A staircase leads to the second floor, where there is a 500-square-foot master suite, with a glass-enclosed rain shower set flush to the floor and two wash basins. A door leads to a 500-square-foot terrace, with a sauna to the left. The multilevel terrace has an elevated eating rotunda with remotely adjustable sunshades, as well as extensive plantings and other sheltered areas for relaxing or reading. The apartment has central air-conditioning, and parking is available in the building for a monthly fee.
The Eighth District is very traditional, said Michaela Orisich of Otto Immobilien in Vienna, which is listing the property, with a number of parks, good public and private schools, and easy access to major highways and the city center via public transport. City Hall is nearby, and the Vienna airport is about 30 minutes away, she said.
The Viennese real estate market largely sailed through the 2008 recession unscathed, agents said. According to a report issued by Knight Frank real estate in London, home prices in the city rose 55 percent from the collapse of Lehman Brothers to June of last year. Overall prices in Austria rose 34.7 percent in the same period, the report said.
Agents cited a number of reasons, including a limited supply of new and renovated apartments in the desirable city center, Austria’s stable economy and conservative banking system, and limits on foreign buyers that had discouraged speculation and flipping.
When the crisis hit, said Peter Marschall, the owner of Marschall Real Estate in Vienna, “A lot of people invested in real estate as an alternative to shares. It was a secure investment.”
The luxury and second-home market in Vienna has traditionally centered on apartments in the First District, a Unesco heritage site with a wealth of Baroque architecture as well as the Imperial Palace. In recent years, as the high-end market has grown, a number of historic buildings in the center have been converted to luxury apartments. Prices in the First District range from about $1,000 per square foot to three times that or more for the most exclusive penthouses.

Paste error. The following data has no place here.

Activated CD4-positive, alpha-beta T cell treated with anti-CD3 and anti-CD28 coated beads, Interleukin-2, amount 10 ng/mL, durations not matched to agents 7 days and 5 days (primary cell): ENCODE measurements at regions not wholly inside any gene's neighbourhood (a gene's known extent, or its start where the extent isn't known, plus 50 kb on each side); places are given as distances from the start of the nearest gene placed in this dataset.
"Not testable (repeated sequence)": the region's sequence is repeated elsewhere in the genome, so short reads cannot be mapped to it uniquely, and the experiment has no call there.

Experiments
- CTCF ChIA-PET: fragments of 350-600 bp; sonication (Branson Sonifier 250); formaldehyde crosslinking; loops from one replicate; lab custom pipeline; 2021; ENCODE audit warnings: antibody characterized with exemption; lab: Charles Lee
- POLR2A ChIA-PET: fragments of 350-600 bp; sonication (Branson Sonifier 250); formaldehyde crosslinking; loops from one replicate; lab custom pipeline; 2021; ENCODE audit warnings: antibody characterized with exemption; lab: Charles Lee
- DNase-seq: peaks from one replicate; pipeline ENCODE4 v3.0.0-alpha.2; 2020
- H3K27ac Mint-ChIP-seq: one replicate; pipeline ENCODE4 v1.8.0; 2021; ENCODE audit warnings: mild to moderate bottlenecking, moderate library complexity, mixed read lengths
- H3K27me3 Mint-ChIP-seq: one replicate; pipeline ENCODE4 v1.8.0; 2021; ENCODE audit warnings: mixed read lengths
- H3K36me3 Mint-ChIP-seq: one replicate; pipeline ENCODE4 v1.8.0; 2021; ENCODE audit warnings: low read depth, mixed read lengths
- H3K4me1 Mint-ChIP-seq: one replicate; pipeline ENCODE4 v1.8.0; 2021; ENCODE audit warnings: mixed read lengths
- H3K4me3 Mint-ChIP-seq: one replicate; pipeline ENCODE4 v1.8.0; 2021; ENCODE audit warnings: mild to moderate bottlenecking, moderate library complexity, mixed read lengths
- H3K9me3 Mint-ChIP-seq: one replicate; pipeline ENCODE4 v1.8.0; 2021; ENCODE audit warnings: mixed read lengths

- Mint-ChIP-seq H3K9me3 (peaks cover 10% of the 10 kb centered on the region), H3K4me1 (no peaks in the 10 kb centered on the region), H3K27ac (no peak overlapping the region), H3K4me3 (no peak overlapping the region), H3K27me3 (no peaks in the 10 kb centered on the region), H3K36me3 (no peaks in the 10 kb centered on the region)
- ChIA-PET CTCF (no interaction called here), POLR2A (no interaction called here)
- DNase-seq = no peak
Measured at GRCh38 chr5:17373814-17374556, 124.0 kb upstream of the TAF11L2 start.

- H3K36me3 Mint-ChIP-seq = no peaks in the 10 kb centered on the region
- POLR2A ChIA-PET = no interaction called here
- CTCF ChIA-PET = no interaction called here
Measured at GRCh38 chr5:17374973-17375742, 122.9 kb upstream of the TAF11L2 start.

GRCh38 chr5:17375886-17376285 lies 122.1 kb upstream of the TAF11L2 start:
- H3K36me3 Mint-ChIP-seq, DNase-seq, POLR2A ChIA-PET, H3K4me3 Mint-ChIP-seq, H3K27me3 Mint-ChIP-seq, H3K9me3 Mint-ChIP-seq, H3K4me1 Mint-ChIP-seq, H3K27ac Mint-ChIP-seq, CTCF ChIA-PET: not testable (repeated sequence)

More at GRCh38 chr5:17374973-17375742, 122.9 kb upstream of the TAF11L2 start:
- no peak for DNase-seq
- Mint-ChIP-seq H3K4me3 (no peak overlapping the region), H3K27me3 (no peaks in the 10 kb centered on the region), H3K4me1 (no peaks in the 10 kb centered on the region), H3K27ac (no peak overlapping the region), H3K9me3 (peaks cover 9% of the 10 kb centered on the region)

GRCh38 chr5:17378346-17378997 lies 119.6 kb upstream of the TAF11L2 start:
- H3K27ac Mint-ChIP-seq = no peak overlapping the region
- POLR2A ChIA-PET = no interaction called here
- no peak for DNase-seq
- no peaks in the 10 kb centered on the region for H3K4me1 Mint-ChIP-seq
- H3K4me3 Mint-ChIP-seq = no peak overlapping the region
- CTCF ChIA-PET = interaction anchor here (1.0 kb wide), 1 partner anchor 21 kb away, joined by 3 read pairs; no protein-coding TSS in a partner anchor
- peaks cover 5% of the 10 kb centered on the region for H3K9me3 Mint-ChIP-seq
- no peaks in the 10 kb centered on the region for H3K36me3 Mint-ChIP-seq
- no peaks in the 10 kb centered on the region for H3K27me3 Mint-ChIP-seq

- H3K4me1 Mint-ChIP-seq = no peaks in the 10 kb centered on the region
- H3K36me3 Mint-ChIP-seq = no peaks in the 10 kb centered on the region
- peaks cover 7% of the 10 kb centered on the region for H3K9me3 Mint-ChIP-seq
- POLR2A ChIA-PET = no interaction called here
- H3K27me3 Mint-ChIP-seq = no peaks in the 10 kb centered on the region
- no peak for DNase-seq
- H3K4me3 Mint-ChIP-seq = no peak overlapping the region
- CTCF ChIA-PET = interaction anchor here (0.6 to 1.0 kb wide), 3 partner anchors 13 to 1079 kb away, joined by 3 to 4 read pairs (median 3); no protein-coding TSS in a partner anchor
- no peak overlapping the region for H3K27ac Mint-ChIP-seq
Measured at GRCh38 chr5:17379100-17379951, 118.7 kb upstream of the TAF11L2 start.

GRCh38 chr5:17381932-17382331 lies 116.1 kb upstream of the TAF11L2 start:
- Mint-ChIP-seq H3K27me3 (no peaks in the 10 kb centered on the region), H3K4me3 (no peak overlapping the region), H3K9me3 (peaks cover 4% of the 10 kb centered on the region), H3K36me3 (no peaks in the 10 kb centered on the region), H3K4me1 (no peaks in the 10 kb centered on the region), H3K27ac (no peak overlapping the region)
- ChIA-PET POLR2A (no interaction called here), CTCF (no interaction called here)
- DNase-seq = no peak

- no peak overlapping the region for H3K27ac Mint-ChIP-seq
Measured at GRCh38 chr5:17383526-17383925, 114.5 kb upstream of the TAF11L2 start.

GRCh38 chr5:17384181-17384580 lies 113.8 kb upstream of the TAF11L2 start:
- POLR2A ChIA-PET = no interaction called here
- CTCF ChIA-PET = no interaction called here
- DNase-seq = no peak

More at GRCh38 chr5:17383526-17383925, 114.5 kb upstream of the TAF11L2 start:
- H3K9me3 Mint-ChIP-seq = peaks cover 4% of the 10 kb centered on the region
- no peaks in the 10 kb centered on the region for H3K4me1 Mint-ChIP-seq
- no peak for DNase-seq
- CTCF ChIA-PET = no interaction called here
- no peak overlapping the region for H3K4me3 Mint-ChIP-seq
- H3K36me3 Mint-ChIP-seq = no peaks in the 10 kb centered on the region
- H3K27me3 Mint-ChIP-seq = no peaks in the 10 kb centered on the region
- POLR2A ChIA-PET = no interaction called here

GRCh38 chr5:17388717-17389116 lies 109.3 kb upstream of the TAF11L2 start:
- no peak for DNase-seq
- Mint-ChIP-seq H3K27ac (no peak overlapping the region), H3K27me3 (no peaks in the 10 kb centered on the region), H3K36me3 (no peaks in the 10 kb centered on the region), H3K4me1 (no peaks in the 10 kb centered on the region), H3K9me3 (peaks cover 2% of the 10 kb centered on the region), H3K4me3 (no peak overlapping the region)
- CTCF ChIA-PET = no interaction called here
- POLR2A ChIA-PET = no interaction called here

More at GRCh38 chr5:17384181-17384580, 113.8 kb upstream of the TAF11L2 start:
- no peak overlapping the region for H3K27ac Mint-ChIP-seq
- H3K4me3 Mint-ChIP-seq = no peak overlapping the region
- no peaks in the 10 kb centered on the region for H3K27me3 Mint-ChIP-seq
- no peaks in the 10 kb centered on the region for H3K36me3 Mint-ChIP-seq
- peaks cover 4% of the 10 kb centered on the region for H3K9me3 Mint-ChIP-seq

Buyers looking for houses or villas will find them in the 13th District, west of the center, as well as in the 18th and 19th Districts to the north. “You are 15 minutes by car from the city center, but you are in the countryside,” Mr. Marschall said. The very best historic houses in those districts can sell for up to $12 million, agents said, though many are under $4 million.
Prices tend to fall as buyers move away from the First District, said Alexander Koch de Gooreynd, the international residential director of Knight Frank in London, which is partners with Otto in Vienna, and developers are starting to respond to the limited supply there.
In districts like the second and fifth, he said, “It’s still easy to walk into the city center, but you’re looking at price points from 750,000 to 2.5 million…